After 45 years, locally owned family business passes to new owner

Austin

AUSTIN (KXAN) — If you live in Austin, you can probably think of at least a few Austin favorites that have either closed or sold to a larger company. 

But in Russell Korman Fine Jewelry’s case, the name Korman will live on. The owners turned down higher offers to keep their store local.  

Rusty Korman and his brother and sister-in-law, Hank and Monica Korman, said they’ll be retiring in January.

“We’ve achieved a lot, so it’s kind of, for me personally, hard to walk away from that, but it’s kind of like, giving up your daughter to get married,” said Hank Korman. 

He said the family has been thinking about a transition plan. “We were concerned just like anybody else for the future of small retailers, but we think we really have a unique cool family business here, and we do. How long is that going to last? What’s the next step for Amazon, for Walmart?” said Korman. 

With that in mind, the Kormans did their research and decided to sell the store to another family. 

“It was a little early, maybe 3 or 4 years before we were ready, but how many times would you have this opportunity?” said Hank Korman.

Larry and Kat Stokes are now the new owners. 

“[It’s a] dream come true,” Larry Stokes said. “I think it’s everything. If you are specializing in something special, and you’re involved in the community, I mean that’s ultimately who I want to work with. I mean, I’m a consumer too. When I go out there, and I work with individuals, I want to shop local.”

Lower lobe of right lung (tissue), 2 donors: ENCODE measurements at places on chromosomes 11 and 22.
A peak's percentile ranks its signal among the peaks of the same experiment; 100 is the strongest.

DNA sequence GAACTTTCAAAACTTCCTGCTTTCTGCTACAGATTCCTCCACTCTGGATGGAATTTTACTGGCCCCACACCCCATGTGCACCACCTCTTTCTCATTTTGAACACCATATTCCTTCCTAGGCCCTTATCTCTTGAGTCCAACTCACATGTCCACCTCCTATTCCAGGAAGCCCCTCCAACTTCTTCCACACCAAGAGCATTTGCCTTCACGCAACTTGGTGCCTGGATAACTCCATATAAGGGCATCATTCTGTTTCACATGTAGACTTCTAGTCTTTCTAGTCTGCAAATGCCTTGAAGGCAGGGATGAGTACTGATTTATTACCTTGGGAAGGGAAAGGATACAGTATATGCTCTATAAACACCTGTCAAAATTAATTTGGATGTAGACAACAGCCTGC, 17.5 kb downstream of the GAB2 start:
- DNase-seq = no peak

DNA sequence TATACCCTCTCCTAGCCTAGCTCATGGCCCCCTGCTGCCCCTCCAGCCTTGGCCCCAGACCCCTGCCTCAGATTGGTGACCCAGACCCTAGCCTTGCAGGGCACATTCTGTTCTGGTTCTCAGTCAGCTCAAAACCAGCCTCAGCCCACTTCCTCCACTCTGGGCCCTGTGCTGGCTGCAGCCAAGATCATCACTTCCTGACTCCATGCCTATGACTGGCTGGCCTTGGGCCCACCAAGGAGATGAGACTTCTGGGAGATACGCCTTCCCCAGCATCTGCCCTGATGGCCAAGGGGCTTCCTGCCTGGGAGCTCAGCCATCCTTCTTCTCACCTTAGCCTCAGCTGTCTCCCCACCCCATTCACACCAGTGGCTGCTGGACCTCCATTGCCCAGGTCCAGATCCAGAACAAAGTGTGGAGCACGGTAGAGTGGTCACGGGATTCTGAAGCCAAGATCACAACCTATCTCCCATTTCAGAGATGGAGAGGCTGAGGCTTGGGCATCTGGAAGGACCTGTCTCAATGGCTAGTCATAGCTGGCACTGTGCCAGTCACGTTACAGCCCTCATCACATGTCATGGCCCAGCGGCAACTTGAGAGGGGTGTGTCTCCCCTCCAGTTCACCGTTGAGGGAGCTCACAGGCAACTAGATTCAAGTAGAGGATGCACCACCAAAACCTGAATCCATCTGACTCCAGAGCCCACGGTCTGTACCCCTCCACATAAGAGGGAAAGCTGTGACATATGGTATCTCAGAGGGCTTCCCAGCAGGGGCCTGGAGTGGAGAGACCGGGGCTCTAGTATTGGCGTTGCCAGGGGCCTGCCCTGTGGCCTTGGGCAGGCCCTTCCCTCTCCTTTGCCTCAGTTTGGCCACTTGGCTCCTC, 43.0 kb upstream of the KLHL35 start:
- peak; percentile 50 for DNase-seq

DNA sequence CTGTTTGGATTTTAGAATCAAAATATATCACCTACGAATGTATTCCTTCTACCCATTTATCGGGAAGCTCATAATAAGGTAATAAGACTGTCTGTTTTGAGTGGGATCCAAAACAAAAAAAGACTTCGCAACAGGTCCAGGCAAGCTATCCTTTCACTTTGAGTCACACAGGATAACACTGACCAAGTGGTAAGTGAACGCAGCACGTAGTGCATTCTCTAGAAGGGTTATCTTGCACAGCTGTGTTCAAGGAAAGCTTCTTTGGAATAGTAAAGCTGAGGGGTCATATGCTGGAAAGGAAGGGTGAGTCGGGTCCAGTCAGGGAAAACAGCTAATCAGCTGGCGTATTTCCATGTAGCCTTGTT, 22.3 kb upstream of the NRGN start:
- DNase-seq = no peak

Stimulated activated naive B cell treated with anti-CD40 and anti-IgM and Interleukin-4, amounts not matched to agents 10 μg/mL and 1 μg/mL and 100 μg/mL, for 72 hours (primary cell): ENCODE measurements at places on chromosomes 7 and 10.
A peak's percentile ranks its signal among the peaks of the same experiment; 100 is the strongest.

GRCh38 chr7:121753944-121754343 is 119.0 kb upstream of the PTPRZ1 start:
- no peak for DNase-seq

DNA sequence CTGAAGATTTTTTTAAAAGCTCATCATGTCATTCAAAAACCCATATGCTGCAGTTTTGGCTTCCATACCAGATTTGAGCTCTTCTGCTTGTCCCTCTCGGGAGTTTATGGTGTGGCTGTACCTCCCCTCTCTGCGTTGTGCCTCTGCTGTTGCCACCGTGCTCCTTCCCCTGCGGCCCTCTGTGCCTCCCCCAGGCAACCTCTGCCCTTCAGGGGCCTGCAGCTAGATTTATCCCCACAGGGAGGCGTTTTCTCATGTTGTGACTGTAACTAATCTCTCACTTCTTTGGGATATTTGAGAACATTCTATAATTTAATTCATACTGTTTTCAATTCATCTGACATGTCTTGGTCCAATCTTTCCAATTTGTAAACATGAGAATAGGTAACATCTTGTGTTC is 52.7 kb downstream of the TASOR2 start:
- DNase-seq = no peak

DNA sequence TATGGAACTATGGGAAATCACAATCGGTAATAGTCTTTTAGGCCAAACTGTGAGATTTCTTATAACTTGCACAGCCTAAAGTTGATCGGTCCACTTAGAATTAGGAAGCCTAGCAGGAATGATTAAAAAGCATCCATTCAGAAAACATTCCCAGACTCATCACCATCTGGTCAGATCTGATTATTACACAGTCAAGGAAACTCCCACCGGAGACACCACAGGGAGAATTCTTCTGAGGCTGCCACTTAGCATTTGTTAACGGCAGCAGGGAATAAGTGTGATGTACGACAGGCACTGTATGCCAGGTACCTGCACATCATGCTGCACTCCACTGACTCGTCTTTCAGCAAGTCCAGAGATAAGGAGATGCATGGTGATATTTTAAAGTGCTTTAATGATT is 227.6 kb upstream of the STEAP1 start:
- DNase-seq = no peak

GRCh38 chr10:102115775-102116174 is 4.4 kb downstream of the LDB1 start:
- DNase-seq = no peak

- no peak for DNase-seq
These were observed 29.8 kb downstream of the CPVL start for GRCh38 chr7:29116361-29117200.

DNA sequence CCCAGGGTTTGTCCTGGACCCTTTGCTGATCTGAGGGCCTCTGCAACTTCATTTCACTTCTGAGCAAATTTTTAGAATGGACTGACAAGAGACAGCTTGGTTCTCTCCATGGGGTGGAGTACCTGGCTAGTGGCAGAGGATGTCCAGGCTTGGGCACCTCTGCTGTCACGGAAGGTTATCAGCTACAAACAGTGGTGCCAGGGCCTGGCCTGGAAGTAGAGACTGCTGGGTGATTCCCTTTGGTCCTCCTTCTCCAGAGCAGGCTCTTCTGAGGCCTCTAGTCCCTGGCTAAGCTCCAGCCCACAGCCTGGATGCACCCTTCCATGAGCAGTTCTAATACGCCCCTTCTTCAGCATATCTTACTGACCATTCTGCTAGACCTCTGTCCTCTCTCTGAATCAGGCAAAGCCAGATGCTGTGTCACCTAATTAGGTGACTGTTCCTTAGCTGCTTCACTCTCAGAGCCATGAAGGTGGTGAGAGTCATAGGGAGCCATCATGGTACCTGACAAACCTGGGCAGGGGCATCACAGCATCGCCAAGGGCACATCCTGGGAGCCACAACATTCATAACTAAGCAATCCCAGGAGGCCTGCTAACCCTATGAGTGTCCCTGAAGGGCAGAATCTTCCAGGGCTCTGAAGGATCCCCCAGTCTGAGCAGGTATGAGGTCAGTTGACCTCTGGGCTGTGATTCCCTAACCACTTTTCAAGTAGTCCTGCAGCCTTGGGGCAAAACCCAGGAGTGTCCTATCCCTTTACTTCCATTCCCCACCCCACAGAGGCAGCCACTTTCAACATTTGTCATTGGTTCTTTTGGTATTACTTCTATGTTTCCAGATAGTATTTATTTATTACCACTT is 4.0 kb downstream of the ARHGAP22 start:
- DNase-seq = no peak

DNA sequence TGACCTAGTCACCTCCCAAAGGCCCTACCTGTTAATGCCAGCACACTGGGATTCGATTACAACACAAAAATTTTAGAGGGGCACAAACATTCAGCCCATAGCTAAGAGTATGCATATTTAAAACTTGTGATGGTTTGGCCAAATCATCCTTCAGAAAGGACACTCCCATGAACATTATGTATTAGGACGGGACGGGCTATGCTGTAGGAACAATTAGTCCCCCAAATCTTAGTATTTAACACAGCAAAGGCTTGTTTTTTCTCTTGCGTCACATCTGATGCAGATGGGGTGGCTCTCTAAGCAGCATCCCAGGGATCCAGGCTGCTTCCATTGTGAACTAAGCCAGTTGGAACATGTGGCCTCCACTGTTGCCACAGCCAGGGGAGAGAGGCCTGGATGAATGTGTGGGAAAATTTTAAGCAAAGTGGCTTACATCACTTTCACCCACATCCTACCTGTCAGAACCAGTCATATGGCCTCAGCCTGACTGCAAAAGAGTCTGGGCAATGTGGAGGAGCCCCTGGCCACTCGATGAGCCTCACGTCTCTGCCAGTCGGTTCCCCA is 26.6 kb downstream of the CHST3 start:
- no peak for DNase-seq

The Stokes will shorten the store’s name to KORMAN.

In a news release, they said, “Many of the store’s long-time employees will remain as KORMAN expands its fine jewelry offerings to include a broader selection of unique international designers, diamonds and the finest Swiss timepieces.”

Rusty Korman said, “Most independent jewelers have gone by the wayside unless a family member will take it over. KORMAN will be here for the next 30 years. I’m leaving my customers in good hands.”

Small businesses in Austin

City officials understand even with a decades long legacy, running a small business can be a challenge, especially here in Austin.

Mayor Pro Tem Kathie Tovo said, “We hear from small businesses a lot, their struggles in staying open in the City of Austin.”

She said some owners have come to her about utility costs and increasing rents. 

City Council Member Alison Alter said, there’s also a challenge “of how to get through the permitting process.”

She has put in a request in the budget to hire two people “who will be working out of the Development Services Department to help our small businesses navigate the permitting process.”

Alter explained, “Right now, the way things are set up, you have to hire someone to navigate the process. This way, they can go in and take advantage of folks at DSD who are dedicated to helping them get through the process quickly, so they can get on with what they do best, which is running their business.”

Tovo said small businesses play a crucial role in our local economy.

“We’re rich in our diverse, independent small businesses,” she said. “It is where so much expansion has happened in our economy, and when those dollars stay local, they get invested right back in our community, and they provide jobs and resources for Austin families.”

Alter said, “When they’ve been there for many years, they’re often the go-to place that you go to, and they feel like neighbors. They contribute to the community.”

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